Issue: A new court ruling makes it more difficult to stop former employees from blitzing your workplace with e-mail messages, including those that criticize the organization.
Risk: Distracted work force, damaged morale, reduced productivity, bad PR.
Action: Limit the potential damage by keeping staff e-mail addresses private and beefing up your filtering software so you can block e-mail from specific senders.
Former employees may be more emboldened to pester current staff with e-mail messages, thanks to a much-anticipated California Supreme Court ruling.
Recent case: After he was fired, an Intel Corp. engineer blasted messages to 68,000 company employees. The messages accused Intel of unfair labor practices.
Intel prevailed in lower courts, which ruled the e-mails trespassed on Intel's private network and hurt worker productivity. But the California Supreme Court overturned the ruling, saying the company didn't prove that its computer system was damaged or worker productivity was affected. The court said companies must prove actual damage to the computer system, not just abuse, to win an "electronic trespass" argument. (Intel Corp. v. Hamidi, No. S103781, Cal. Sup. Ct., 2003)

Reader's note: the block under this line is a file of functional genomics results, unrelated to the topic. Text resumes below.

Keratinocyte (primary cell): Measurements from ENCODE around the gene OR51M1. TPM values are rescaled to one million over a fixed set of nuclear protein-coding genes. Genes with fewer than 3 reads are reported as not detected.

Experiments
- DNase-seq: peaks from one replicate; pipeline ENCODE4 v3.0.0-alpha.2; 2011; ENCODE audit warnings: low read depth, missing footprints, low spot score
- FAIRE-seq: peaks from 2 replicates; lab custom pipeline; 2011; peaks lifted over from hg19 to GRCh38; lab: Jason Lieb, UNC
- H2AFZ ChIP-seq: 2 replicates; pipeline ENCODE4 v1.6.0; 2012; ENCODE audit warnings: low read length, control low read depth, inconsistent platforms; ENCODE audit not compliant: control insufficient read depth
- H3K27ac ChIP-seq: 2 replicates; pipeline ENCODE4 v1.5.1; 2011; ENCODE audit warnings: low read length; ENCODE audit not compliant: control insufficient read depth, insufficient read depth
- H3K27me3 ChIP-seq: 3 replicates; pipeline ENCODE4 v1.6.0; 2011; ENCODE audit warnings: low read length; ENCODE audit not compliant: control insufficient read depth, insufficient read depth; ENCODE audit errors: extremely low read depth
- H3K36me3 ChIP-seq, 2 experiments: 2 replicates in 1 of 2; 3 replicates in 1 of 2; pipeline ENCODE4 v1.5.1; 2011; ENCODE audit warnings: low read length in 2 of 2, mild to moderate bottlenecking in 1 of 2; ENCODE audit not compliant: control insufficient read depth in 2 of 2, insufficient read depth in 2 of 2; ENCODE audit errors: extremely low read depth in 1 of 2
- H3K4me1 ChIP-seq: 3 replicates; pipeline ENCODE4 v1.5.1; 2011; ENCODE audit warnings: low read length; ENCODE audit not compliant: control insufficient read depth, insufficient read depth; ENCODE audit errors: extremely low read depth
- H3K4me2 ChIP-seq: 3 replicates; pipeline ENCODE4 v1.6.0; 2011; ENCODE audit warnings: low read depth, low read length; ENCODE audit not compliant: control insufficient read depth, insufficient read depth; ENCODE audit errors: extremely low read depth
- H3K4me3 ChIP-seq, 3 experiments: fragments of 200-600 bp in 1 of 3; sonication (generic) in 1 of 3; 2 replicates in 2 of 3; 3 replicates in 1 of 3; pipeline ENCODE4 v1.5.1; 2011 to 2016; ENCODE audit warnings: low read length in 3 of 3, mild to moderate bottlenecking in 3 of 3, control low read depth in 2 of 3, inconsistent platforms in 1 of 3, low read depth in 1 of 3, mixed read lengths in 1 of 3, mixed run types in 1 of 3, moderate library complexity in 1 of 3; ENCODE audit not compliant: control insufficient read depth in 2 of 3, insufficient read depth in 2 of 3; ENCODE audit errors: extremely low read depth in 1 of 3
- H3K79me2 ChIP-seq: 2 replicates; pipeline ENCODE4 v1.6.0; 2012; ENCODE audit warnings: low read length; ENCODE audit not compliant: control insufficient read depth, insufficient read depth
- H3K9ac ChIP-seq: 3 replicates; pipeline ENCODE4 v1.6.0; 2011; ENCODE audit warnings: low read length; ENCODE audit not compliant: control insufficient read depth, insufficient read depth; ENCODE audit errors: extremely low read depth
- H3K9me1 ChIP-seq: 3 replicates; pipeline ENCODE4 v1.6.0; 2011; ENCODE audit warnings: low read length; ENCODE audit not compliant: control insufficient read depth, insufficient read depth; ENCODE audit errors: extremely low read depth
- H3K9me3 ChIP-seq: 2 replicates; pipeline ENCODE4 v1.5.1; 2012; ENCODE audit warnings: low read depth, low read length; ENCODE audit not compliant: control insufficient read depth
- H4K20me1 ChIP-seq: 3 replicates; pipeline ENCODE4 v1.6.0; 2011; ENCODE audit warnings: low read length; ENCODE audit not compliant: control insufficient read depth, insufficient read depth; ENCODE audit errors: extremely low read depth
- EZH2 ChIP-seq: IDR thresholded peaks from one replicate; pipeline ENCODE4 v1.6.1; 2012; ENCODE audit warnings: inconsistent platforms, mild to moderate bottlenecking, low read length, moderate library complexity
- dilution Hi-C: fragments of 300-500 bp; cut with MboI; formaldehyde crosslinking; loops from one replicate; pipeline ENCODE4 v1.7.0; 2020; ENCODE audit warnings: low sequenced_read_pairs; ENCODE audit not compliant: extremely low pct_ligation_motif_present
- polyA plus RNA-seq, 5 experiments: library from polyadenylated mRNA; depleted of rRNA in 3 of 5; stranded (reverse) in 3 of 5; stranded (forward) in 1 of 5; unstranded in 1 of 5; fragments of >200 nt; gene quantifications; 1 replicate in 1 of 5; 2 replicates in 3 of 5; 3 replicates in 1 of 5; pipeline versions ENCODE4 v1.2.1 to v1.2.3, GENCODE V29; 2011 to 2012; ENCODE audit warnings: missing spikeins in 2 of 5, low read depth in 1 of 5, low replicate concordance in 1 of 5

Note: While the decision's scope is limited to California, employment attorneys say its practical effects will reach farther.
What should you do? For now, hold on tighter to employees' e-mail addresses as proprietary information. That will help prevent disgruntled ex-workers from flooding employees' in-boxes with critical rants. You'll have more legal ground to stop such spamming if you can show that the ex-staffer used confidential company information.
Also, use this opportunity to reiterate your policy that limits e-mail use to company matters. And urge IT to beef up filtering software so you can identify and block unwanted e-mail from specific senders.
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